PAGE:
Why does this matter? Because we the living, need to stop living in the shadow of perfect dead people. We are trapped in the expectations of one sanitized legacy after another. If you want to honor me when I am gone, don’t pretend I was great. Let my shortcomings give living people space to breathe. To make mistakes and admit them, and walk on a journey instead of pretending to live at a destination.
And that’s the same for John McCain. He sometimes rose to greatness, and he was sometimes just awful. There are damn few people who were mostly great or mostly awful. This is where most of us live.
Let’s be honest about that.
- Wikipedia, John McCain, is a pretty complete history and lacking in partisan rancor
She was right you know. About all of it. Nailed it exactly during the campaign:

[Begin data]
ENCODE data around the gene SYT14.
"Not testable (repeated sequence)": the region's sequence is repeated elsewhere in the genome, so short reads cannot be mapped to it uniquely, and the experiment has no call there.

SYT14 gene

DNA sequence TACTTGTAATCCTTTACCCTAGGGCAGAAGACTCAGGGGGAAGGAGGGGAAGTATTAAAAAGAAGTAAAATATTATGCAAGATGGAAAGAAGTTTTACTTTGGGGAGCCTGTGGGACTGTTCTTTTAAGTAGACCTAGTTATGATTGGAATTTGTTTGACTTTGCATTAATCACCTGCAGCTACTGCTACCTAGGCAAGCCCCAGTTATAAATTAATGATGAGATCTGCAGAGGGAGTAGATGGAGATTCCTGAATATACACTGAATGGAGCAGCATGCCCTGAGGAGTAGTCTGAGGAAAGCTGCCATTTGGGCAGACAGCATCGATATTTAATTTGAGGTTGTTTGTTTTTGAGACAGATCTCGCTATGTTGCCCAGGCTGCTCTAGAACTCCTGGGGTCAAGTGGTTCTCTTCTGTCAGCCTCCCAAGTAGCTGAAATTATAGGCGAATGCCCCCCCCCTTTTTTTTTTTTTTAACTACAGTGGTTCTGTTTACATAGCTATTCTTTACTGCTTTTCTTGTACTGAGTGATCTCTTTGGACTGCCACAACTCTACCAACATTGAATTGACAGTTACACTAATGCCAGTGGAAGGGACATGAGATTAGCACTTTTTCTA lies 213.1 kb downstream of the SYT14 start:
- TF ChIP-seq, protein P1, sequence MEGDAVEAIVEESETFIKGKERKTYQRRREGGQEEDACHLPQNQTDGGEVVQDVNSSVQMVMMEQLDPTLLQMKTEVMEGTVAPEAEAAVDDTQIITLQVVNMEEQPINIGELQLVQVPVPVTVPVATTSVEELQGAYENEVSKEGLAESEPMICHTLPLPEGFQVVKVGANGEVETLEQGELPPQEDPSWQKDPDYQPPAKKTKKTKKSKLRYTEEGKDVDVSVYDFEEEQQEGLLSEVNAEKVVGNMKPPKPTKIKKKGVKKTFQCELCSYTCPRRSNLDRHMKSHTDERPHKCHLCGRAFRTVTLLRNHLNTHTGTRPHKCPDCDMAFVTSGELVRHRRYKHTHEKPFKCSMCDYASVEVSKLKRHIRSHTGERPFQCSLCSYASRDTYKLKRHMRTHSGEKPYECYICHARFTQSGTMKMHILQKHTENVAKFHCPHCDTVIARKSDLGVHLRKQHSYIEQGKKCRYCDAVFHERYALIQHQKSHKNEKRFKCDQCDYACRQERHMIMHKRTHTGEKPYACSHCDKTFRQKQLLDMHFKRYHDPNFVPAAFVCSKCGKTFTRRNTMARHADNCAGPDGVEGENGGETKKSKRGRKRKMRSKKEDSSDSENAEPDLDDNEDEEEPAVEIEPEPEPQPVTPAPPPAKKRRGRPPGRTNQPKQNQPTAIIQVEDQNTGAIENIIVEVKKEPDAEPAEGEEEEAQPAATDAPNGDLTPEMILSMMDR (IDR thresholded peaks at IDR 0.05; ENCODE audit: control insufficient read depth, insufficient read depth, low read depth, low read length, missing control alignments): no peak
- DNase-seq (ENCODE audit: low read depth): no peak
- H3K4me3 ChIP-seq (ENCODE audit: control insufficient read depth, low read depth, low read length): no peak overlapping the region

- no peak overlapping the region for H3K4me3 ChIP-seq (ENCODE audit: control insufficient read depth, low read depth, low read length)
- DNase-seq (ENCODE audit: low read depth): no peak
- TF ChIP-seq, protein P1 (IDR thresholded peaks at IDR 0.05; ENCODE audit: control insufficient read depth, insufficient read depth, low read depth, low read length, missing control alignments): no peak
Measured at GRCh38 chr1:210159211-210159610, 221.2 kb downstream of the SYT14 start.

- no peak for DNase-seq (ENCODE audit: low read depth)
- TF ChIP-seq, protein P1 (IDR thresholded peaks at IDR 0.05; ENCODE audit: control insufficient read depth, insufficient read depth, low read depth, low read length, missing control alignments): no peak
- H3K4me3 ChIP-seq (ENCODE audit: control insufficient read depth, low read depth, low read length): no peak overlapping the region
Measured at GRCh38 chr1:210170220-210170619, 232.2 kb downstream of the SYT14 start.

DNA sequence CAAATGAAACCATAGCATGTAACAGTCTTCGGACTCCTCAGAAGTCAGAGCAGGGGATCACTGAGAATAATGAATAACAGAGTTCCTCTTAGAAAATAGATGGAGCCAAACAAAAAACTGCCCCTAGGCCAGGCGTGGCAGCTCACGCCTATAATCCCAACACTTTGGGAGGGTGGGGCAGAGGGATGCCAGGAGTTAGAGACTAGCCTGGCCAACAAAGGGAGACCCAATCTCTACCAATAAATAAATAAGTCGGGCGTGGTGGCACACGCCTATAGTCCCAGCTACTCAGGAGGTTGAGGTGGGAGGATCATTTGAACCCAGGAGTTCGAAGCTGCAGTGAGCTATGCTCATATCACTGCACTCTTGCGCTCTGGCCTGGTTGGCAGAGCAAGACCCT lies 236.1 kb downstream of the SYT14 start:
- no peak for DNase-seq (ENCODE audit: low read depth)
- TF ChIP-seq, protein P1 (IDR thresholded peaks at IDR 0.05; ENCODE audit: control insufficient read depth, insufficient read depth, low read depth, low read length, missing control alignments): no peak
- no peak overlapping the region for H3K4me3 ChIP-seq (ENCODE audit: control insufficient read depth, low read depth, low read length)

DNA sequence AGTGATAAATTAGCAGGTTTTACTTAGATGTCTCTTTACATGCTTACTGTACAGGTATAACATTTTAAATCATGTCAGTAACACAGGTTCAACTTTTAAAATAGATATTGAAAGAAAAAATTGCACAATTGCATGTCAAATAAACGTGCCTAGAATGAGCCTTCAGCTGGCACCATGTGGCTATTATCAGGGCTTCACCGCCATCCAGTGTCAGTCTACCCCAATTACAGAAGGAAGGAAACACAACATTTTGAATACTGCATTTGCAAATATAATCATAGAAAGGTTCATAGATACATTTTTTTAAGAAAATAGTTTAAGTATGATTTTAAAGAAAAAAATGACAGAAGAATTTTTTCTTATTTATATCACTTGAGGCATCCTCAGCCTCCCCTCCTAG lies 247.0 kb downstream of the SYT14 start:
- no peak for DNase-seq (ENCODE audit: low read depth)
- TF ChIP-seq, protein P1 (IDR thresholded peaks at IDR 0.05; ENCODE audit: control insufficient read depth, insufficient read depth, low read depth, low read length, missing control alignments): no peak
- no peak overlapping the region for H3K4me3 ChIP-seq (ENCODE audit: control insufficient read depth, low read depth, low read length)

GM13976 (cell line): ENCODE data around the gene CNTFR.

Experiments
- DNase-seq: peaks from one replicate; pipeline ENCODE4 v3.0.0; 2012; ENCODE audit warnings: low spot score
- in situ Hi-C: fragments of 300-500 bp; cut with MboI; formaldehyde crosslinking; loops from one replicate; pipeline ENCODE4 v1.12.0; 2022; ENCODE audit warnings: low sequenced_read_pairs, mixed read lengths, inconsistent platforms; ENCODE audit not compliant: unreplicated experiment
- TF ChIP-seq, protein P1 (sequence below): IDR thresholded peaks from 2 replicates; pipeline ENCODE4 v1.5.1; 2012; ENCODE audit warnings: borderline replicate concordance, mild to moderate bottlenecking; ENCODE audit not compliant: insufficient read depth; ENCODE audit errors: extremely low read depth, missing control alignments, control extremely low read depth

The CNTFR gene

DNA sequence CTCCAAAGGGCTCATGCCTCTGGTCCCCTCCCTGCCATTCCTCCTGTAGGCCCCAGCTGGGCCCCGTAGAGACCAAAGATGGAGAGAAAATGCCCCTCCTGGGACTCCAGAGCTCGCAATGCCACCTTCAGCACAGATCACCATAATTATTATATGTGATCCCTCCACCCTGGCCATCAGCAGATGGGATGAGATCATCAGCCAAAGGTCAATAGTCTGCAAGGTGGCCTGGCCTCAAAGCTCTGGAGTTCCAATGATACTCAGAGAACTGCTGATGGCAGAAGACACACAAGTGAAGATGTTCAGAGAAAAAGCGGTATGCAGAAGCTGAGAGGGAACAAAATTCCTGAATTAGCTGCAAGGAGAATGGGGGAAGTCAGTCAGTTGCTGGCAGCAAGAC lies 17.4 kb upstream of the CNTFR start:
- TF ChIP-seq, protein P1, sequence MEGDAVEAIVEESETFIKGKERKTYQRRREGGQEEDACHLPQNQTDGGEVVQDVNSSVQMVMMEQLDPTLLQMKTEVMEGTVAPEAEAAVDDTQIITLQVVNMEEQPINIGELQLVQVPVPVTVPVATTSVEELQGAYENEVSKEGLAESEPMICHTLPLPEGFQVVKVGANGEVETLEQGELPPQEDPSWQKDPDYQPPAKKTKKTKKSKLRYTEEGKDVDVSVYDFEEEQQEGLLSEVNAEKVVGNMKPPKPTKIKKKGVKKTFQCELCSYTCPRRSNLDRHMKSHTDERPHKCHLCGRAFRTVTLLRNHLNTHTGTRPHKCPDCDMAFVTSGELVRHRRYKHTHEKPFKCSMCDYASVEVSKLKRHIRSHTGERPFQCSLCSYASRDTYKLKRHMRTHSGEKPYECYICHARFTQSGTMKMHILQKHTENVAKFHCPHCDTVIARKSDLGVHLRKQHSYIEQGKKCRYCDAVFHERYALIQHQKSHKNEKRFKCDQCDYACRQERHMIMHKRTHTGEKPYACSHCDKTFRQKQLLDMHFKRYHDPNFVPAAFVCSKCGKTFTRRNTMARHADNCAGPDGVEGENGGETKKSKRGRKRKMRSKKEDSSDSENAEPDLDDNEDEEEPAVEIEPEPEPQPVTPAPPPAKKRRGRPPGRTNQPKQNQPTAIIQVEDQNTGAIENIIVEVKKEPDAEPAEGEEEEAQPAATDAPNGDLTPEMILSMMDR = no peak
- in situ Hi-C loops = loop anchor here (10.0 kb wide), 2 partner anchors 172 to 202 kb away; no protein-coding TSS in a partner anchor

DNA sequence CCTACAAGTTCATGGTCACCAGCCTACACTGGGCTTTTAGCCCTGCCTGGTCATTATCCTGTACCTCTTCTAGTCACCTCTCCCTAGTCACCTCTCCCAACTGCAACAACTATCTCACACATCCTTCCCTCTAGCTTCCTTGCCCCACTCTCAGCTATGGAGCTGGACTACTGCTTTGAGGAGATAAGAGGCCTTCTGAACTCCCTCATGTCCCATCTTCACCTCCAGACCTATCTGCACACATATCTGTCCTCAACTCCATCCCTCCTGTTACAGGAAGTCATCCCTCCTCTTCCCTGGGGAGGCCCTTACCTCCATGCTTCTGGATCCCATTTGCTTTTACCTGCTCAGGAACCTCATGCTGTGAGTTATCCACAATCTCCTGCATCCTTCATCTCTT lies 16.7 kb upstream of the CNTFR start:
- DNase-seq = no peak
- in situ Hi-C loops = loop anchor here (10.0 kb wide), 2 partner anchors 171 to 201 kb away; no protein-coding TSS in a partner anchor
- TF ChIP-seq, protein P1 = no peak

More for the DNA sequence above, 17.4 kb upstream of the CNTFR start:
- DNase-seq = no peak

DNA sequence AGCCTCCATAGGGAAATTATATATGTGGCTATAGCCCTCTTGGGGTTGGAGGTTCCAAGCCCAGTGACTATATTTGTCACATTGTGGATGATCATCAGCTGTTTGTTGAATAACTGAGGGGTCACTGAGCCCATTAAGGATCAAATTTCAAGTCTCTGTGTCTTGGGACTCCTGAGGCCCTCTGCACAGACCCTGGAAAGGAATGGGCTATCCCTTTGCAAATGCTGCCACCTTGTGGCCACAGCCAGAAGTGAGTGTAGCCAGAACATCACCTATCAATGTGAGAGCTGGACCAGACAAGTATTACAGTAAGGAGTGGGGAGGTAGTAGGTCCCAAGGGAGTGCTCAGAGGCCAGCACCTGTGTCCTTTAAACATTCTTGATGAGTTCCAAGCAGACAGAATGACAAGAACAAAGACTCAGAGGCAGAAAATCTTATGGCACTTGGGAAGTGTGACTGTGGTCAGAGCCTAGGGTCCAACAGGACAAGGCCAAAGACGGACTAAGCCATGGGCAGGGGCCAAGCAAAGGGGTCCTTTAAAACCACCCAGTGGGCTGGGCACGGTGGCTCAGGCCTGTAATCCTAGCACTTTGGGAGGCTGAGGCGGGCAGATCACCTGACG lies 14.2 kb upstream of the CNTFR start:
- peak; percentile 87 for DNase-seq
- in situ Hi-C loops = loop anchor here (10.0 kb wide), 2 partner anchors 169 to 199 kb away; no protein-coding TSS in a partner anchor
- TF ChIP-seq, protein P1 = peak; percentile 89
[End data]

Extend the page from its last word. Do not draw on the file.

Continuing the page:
I see people responding to this by saying “But the US has been doing the same thing to Latin America and the middle East for years!”
Yeah. That’s true. I’ve taken part in some protests about it. But what’s your point?
If you want to say that the US should open up about its past sins and give the countries it has manipulated some transparency and maybe even some reparations, sure. We’d probably have to scale our military back to pay for it and start acting like we are part of the world community instead of its lords and masters, but that’s the cost of being a big bully all those years. Our status as an empire during the cold war.
But that isn’t the sense I get from people saying that. I get the feeling they are just saying; “Taste of your own medicine!” They just want Americans to suffer. They seem not to want us to defend ourselves against direct attack. Which is weird, since it’s mostly Americans* I even hear saying that.